On March 28, 1643, the battle began. One of the Imperials, a student of Captain Rodriguez from the university wrote to another student, "I led a group of roughly seventy men in front of maybe two or three boats. Sailors who used to carry gold and silver mined by slaves now stood with those slaves to take these boats in the name of Mexico and Guillén [....] A group of leashed dogs [slang for loyalists troops] came to stop us, but we managed to hold them off with help from the men on the boats. I pray to God and the Virgin that we may succeed today, for those boats are the key to a free Mexico, a Mexico where our gold is our gold, our silver our silver, and where no one need fear the Inquisition."

The battle was costly. Thousands of men on both sides were dead, but the loyalists were eventually caught in the center of the city and forced to surrender. Viceroy Salvatierre was forced to concede all authority in New Spain to Guillén. The war was not over, but the surrender was symbolic and shock the world.

Section 6
The Interlude and Birth of a Nation


upload_2017-7-26_20-6-46.png

First Imperial Flag (1644)


Spain was also facing problems in Europe with the Thirty Years' War, Franxo-Spanish War, and Catalan Rebellion all still underway, and the Portuguese Restoration War after King João IV of Portugal began his own revolution in May 1644. As a result, the revolution in Mexico was placed on the back-burner for the time being despite the fact that losing Mexico cut off access to a lot of New World wealth. This gave Emperor Guillén time to consolidate power and from a Cortez. For inspiration, he looked to the English Parliament. He established an Imperial Senate (Senado Imperial)(roughly equivalent to the House of Commons) where landed gentry and wealthy merchants could elect senators and a Noble Assembly (Asamblea Noble) (think House of Lords). While the Senate had limited suffrage, the Assembly was composed of the new nobility and the nobility was designed to have equal representation between Natives, blacks, creoles, and mestizos. Eventually, Guillén hoped the proportions wouldn't matter as Mexico unified, but he recognized the need for an equal body at present. Fernando Carrillo was made Duke of Puebla and chosen as Prime Minister. At this point, the Cortez only had the power to raise revenue through taxes and recommend actions through bills.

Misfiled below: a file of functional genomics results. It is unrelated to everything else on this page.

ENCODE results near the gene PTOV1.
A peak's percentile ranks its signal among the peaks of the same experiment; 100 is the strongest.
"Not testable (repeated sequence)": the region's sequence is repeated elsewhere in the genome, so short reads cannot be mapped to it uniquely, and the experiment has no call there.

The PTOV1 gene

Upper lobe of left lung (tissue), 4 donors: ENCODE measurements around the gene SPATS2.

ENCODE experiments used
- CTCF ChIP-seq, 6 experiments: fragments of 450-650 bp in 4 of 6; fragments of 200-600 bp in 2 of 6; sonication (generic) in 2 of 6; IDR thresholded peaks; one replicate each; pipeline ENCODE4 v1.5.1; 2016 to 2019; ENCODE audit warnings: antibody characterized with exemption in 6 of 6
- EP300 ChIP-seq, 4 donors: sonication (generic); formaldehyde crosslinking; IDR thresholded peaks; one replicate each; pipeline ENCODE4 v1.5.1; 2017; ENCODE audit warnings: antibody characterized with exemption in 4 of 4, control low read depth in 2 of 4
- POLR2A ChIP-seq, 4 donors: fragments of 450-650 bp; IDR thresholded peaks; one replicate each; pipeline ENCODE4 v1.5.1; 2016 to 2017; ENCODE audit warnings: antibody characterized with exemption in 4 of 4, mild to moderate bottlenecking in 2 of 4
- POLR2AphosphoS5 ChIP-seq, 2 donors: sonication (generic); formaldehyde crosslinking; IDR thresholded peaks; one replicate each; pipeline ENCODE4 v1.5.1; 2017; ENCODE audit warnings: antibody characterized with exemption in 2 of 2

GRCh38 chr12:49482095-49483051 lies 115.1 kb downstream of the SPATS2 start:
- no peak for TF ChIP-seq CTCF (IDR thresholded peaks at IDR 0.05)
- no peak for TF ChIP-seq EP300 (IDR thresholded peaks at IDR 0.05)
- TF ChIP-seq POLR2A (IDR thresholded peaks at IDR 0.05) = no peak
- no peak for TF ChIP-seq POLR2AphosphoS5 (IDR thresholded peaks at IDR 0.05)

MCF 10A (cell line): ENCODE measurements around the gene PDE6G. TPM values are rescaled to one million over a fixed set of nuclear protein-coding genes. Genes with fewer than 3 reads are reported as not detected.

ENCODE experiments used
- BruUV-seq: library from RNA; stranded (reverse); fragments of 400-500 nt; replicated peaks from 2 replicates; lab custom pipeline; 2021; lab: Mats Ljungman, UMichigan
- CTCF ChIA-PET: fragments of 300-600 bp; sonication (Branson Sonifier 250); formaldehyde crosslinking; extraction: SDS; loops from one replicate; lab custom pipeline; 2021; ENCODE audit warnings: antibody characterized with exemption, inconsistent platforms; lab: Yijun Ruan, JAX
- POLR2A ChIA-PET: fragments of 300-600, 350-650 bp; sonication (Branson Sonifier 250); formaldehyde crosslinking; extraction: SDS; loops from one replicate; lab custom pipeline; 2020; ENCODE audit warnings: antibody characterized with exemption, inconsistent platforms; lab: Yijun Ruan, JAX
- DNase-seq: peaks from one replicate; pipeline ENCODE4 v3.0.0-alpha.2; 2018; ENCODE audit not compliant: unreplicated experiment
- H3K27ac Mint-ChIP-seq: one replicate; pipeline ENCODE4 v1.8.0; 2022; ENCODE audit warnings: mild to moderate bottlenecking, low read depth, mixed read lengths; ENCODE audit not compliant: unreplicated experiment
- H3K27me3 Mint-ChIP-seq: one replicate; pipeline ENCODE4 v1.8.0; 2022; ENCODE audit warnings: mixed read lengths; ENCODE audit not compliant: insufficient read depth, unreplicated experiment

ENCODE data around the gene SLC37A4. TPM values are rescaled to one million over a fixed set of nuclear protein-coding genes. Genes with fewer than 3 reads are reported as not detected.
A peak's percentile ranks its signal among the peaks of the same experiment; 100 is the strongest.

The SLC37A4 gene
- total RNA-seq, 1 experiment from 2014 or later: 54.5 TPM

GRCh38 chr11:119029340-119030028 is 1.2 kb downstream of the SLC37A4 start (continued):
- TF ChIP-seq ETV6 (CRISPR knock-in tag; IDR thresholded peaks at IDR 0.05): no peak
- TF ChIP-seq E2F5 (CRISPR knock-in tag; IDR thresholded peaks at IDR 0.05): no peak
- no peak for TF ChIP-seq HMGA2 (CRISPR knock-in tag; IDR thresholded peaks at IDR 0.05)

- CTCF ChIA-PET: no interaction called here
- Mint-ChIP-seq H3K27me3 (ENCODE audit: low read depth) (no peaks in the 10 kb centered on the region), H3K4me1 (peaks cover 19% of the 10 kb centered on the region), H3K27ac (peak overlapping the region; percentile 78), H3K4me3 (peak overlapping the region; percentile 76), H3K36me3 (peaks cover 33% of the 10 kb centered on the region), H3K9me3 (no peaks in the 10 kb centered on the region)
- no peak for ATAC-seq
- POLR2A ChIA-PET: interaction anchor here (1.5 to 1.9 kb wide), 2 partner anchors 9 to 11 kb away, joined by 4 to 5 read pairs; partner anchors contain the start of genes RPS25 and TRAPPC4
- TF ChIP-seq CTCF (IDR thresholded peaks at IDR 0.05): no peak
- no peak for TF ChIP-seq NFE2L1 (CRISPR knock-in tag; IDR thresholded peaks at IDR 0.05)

Emperor Guillén sent Commander Garatuza to the Montagua Valley in modern-day Guatemala to establish a fort there to protect from Spanish forces from New Granada. Likewise, he sent Don Ignacio (now Duke of Acapulco) to the Yucatan to fortify the city of Mérida.

His control was not yet absolute, but it was improving. He began trying to establish contact with France, Portugal, and the Catalan Republic. Cardinal Richelieu wasn't interested in helping and the death of Louis XIII cost the Mexican Empire their only supporter in the French court. King João IV of Portugal and the Principality of Catalonia agreed to trade arms and materiel between each other and "support each other in the glorious cause of freedom".

The Mexican Empire also used its new navy to protect ships trying to trade with English colonies and non-Spanish colonies in the Caribbean.

Unfortunately, the war was far from over.

 
Oh, good to see this updated.

So, it happened. Now to wait and see when Spain finally gets to put more effort on the matter.
 
Oh, good to see this updated.

So, it happened. Now to wait and see when Spain finally gets to put more effort on the matter.

With the Portuguese, Catalan, and French wars going on until the 1650's, it may be take a while and who knows what'll happen in the meantime. :openedeyewink: